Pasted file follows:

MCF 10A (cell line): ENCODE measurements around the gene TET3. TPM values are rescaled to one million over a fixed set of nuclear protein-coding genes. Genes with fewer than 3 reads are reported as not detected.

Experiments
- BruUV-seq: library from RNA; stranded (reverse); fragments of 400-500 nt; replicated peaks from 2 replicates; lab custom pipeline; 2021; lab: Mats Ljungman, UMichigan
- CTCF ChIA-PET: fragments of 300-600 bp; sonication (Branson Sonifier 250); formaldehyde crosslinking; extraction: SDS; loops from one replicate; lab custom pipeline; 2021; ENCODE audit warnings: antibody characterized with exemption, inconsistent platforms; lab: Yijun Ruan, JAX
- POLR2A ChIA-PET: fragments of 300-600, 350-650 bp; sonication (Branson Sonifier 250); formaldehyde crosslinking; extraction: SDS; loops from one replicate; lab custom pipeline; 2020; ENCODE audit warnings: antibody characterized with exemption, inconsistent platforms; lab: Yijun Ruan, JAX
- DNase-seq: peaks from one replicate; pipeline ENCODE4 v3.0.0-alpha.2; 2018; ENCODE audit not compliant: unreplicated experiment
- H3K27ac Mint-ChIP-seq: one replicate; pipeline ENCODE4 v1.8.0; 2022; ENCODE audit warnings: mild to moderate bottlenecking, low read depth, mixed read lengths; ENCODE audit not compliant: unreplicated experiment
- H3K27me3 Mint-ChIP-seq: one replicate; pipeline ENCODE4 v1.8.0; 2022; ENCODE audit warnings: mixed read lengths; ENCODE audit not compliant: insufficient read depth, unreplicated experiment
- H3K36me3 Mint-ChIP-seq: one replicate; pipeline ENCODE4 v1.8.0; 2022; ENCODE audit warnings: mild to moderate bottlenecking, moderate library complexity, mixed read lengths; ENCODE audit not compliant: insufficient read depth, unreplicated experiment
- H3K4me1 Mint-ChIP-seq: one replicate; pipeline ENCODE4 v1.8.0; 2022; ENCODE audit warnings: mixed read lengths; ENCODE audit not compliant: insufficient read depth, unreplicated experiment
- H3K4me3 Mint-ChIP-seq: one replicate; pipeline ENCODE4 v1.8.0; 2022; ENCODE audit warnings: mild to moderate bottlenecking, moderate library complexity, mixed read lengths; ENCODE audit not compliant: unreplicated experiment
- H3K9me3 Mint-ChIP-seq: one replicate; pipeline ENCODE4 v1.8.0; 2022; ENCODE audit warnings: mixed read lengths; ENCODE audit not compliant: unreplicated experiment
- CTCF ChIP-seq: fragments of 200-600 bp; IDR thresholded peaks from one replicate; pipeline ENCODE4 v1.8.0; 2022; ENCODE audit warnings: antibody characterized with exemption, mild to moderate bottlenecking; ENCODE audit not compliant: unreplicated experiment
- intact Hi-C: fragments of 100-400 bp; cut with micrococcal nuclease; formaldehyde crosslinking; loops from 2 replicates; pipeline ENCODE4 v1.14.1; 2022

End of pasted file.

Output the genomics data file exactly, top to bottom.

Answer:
MCF 10A (cell line): ENCODE measurements around the gene TET3. TPM values are rescaled to one million over a fixed set of nuclear protein-coding genes. Genes with fewer than 3 reads are reported as not detected.

Experiments
- BruUV-seq: library from RNA; stranded (reverse); fragments of 400-500 nt; replicated peaks from 2 replicates; lab custom pipeline; 2021; lab: Mats Ljungman, UMichigan
- CTCF ChIA-PET: fragments of 300-600 bp; sonication (Branson Sonifier 250); formaldehyde crosslinking; extraction: SDS; loops from one replicate; lab custom pipeline; 2021; ENCODE audit warnings: antibody characterized with exemption, inconsistent platforms; lab: Yijun Ruan, JAX
- POLR2A ChIA-PET: fragments of 300-600, 350-650 bp; sonication (Branson Sonifier 250); formaldehyde crosslinking; extraction: SDS; loops from one replicate; lab custom pipeline; 2020; ENCODE audit warnings: antibody characterized with exemption, inconsistent platforms; lab: Yijun Ruan, JAX
- DNase-seq: peaks from one replicate; pipeline ENCODE4 v3.0.0-alpha.2; 2018; ENCODE audit not compliant: unreplicated experiment
- H3K27ac Mint-ChIP-seq: one replicate; pipeline ENCODE4 v1.8.0; 2022; ENCODE audit warnings: mild to moderate bottlenecking, low read depth, mixed read lengths; ENCODE audit not compliant: unreplicated experiment
- H3K27me3 Mint-ChIP-seq: one replicate; pipeline ENCODE4 v1.8.0; 2022; ENCODE audit warnings: mixed read lengths; ENCODE audit not compliant: insufficient read depth, unreplicated experiment
- H3K36me3 Mint-ChIP-seq: one replicate; pipeline ENCODE4 v1.8.0; 2022; ENCODE audit warnings: mild to moderate bottlenecking, moderate library complexity, mixed read lengths; ENCODE audit not compliant: insufficient read depth, unreplicated experiment
- H3K4me1 Mint-ChIP-seq: one replicate; pipeline ENCODE4 v1.8.0; 2022; ENCODE audit warnings: mixed read lengths; ENCODE audit not compliant: insufficient read depth, unreplicated experiment
- H3K4me3 Mint-ChIP-seq: one replicate; pipeline ENCODE4 v1.8.0; 2022; ENCODE audit warnings: mild to moderate bottlenecking, moderate library complexity, mixed read lengths; ENCODE audit not compliant: unreplicated experiment
- H3K9me3 Mint-ChIP-seq: one replicate; pipeline ENCODE4 v1.8.0; 2022; ENCODE audit warnings: mixed read lengths; ENCODE audit not compliant: unreplicated experiment
- CTCF ChIP-seq: fragments of 200-600 bp; IDR thresholded peaks from one replicate; pipeline ENCODE4 v1.8.0; 2022; ENCODE audit warnings: antibody characterized with exemption, mild to moderate bottlenecking; ENCODE audit not compliant: unreplicated experiment
- intact Hi-C: fragments of 100-400 bp; cut with micrococcal nuclease; formaldehyde crosslinking; loops from 2 replicates; pipeline ENCODE4 v1.14.1; 2022